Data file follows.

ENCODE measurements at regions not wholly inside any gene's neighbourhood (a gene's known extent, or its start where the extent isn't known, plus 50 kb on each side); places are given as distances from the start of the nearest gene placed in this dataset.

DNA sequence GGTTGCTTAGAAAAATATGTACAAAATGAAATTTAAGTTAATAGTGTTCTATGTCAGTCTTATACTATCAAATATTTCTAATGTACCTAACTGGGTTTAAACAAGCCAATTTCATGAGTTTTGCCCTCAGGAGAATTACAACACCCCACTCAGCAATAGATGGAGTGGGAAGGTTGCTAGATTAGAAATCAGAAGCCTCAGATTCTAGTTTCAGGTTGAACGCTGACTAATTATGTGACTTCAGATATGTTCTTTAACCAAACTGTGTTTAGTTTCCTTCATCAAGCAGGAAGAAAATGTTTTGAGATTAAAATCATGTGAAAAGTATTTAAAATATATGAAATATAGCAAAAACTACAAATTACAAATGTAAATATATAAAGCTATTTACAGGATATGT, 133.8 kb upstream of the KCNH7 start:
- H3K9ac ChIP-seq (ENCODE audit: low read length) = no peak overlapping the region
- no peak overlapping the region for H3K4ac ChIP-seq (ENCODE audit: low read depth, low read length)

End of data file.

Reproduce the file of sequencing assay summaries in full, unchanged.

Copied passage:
ENCODE measurements at regions not wholly inside any gene's neighbourhood (a gene's known extent, or its start where the extent isn't known, plus 50 kb on each side); places are given as distances from the start of the nearest gene placed in this dataset.

DNA sequence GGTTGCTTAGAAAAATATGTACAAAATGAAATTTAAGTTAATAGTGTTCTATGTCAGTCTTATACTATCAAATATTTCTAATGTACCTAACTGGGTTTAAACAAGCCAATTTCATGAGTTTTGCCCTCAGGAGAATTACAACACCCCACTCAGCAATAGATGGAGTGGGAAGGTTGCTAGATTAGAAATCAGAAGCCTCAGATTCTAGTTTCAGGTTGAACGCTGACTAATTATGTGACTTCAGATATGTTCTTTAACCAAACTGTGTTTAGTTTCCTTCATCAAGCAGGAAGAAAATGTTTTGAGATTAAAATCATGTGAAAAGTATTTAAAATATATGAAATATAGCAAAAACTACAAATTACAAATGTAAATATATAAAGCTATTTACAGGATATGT, 133.8 kb upstream of the KCNH7 start:
- H3K9ac ChIP-seq (ENCODE audit: low read length) = no peak overlapping the region
- no peak overlapping the region for H3K4ac ChIP-seq (ENCODE audit: low read depth, low read length)